The licentiate thesis is smaller in scope, but is subject to the same quality requirements for constituent papers as apply for the doctoral thesis.
In consultation with the FUAP and other supervisors, the principal supervisor shall assess when the thesis work has progressed to the point that a date for doctoral defence or licentiate seminar can be set.
The forms of defence and the grading of doctoral theses are regulated in the Higher Education Ordinance, the Faculty’s Guidelines for doctoral education (TEKNAT 2021/301) and Admission and grading regulations for doctoral studies at Uppsala University (UFV 2022/729).
The doctoral thesis shall be defended orally in a public doctoral defence. An examining committee appointed by the Faculty decides on the grade for the doctoral thesis.
The Faculty’s guidelines for doctoral education (TEKNAT 2021/301) summarise the rules for the licentiate seminar.
The grade for a licentiate thesis shall be determined by the FUAP, or another professor delegated this duty, in consultation with the principal supervisor and the external reviewer. The principal or assistant supervisor for the doctoral student may not serve as examiner.
The following degree titles have been established for Computerised Image Processing:
Teknologie licentiat- och doktorsexamen
The English translation is Degree of Doctor/Licentiate of Philosophy.
Both the subject and the specialisation are listed on the degree certificate. The degree title (Teknologie/Filosofie licentiat- och doktorsexamen [Degree of Doctor/Licentiate of Philosophy]) shall be determined by the content of the doctoral education, and not by the doctoral student’s degree from a qualifying programme. If a doctoral student wishes to change their degree title to one that differs from that established for the doctoral subject dispensation is required from the Faculty Board (Working Committee). The request for a change of degree title must be made no later than the time of opponent and examining committee appointment or submission of the thesis for printing, whichever occurs first.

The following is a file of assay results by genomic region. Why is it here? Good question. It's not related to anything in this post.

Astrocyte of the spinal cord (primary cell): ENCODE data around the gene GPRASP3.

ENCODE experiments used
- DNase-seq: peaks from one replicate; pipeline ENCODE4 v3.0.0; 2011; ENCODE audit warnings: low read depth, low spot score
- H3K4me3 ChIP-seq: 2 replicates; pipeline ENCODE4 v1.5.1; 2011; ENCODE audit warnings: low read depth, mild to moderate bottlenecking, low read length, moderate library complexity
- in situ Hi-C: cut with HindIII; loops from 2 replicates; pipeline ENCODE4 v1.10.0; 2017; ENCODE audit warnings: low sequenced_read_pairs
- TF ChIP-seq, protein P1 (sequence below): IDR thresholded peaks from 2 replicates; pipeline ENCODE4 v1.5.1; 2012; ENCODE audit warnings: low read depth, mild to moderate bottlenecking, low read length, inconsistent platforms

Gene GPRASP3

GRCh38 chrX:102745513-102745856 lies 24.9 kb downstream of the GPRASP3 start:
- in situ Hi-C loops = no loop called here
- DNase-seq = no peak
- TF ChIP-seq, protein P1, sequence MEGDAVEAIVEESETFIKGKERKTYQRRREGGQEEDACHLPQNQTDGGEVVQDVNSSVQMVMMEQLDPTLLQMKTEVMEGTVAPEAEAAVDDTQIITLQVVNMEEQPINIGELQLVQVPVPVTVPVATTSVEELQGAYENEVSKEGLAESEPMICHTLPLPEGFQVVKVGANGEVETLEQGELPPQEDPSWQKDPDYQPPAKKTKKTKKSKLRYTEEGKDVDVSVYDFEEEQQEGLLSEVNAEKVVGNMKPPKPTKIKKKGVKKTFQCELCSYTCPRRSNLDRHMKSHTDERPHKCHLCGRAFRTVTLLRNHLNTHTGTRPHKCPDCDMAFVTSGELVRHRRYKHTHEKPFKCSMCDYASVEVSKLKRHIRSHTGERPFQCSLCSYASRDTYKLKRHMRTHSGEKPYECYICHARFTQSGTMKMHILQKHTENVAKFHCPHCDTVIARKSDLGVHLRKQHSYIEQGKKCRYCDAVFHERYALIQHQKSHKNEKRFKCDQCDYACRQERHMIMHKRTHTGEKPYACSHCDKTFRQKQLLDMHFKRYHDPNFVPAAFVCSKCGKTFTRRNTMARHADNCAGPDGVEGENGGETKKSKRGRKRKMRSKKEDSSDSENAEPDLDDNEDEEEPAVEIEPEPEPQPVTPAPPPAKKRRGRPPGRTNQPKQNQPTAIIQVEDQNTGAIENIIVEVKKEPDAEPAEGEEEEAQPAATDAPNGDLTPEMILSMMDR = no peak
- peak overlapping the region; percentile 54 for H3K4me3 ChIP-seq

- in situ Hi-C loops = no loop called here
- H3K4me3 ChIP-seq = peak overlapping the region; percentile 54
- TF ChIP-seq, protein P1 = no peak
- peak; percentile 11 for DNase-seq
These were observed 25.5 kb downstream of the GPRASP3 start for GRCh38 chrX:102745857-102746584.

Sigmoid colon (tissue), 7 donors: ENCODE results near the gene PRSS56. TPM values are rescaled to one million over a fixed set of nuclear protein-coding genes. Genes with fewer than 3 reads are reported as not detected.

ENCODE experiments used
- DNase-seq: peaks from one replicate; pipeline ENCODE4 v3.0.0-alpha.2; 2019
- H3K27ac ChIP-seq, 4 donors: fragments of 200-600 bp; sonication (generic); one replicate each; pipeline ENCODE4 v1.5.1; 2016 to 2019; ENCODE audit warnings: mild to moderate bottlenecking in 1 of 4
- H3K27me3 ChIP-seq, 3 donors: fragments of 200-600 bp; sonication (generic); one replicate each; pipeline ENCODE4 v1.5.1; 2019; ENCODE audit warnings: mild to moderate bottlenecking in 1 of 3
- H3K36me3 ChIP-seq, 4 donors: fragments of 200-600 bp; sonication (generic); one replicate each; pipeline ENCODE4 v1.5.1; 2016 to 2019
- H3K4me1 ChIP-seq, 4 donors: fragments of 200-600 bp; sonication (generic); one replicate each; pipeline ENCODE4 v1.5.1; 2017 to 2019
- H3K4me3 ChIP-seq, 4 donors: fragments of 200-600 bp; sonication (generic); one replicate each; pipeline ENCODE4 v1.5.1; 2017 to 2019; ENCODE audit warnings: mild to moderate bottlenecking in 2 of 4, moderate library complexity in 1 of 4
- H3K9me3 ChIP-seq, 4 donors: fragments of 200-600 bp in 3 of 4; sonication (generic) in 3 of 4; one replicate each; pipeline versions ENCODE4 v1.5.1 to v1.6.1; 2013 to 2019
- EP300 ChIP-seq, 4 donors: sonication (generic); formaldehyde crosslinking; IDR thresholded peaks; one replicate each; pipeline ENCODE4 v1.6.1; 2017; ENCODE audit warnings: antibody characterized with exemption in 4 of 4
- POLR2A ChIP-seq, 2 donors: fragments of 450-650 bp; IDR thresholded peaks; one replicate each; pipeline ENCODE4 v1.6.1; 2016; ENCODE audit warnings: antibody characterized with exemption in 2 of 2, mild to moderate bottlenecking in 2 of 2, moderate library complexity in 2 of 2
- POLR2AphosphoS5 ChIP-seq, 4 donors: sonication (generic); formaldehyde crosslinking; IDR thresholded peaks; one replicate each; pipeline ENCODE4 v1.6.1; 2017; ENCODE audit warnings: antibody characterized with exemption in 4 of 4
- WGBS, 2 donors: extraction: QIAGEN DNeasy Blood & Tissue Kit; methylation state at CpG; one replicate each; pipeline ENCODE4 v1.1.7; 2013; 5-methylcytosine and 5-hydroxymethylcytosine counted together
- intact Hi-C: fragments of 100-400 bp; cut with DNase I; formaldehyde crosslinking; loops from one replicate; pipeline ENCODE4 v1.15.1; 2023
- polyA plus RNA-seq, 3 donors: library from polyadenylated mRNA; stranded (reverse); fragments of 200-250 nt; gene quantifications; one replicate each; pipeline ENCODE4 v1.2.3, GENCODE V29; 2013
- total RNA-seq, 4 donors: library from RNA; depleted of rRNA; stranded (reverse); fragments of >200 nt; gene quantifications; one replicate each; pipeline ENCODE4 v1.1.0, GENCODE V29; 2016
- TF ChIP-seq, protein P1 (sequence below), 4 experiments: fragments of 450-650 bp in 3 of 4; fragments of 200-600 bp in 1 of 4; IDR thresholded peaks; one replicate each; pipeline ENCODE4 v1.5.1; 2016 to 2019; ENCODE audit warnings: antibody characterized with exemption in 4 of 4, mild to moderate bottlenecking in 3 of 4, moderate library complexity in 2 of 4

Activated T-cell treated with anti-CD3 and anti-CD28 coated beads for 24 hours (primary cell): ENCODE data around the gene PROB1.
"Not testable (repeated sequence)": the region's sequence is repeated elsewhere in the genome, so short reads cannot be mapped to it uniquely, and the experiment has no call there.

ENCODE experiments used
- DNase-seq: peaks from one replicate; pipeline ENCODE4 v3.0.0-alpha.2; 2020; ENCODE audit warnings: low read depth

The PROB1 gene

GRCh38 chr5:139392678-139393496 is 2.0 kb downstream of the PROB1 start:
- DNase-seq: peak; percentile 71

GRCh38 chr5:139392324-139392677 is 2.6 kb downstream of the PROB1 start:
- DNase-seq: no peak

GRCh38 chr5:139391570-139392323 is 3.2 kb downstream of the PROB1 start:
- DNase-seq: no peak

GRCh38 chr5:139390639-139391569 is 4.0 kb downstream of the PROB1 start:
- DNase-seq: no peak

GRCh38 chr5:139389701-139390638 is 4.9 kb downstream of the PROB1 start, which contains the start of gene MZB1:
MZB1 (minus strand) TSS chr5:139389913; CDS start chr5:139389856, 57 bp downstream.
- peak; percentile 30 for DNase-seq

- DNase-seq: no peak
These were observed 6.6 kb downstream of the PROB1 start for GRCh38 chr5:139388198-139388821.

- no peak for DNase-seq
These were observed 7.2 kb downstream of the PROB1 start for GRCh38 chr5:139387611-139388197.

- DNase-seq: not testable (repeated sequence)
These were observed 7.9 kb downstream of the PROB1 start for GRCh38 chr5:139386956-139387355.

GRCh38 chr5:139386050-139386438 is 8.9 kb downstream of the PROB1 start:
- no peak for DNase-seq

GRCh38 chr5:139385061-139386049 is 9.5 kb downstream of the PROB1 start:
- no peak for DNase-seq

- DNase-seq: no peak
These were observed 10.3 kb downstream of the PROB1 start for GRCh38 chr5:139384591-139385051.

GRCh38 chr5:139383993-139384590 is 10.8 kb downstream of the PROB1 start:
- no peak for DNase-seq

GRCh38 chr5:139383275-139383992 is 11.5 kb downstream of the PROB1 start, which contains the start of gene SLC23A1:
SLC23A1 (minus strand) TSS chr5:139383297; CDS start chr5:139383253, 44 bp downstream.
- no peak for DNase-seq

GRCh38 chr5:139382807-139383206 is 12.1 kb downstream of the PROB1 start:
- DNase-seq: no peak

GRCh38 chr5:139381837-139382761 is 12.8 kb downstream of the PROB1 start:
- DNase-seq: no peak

Doctoral and licentiate degree certificates are issued upon application in Ladok.
Regulatory framework and responsibilities for doctoral education
Doctoral education is regulated in the Higher Education Act (1992:1434) and the Higher Education Ordinance (1993:100). These are supplemented by the following local regulations: Guidelines for doctoral studies at Uppsala University (UFV 2022/728), Admission and grading regulations for doctoral studies and study programmes at Uppsala University (UFV 2022/729) and Guidelines for doctoral (third cycle) education at the Faculty of Science and Technology (TEKNAT 2021/301).
Responsibility for doctoral education ultimately rests with the University Board and the Vice-Chancellor (Chapter 2, §§ 2–3 of the Higher Education Ordinance). Through delegation, the Disciplinary Domain Board or Faculty Board has overarching responsibility and supervisory responsibility, but the day-to-day responsibility is exercised by the department in which the doctoral student is registered. Key functions in doctoral education are the head of department, professor responsible for doctoral studies (FUAP), director of doctoral studies, and the supervisor. See the Faculty’s Rules of Procedure (TEKNAT 2019/177) for a description of roles and responsibilities.
Research in Computerised Image Processing is conducted in the context of national and international cooperation and requires an extensive global information flow. It is necessary that the doctoral student can understand and write texts related to Computerised Image Processing in English. The dispersing of knowledge outside of the academic world is important. Students in third-level programs should therefor take part in activities aiming at distributing knowledge to different parts of society.
If the doctoral student does not complete a licentiate degree, he/she shall instead give a half-time seminar, which is publicly announced within the department at least two weeks in advance. The half-time seminar shall consist of a 45 minutes presentation, in which the doctoral student presents his/her scientific problem, an overview of his/her research, its methodology and achieved results, as well as planned research, in a manner that is accessible to an audience with a background in Computerised Image Processing. An external reviewer should take part in the seminar. After the presentation, there should be a scientific discussion where the external reviewer and other members of the audience provide feedback. The course on research ethics that is mandatory for licentiate and doctoral degree must be completed before the half-time seminar.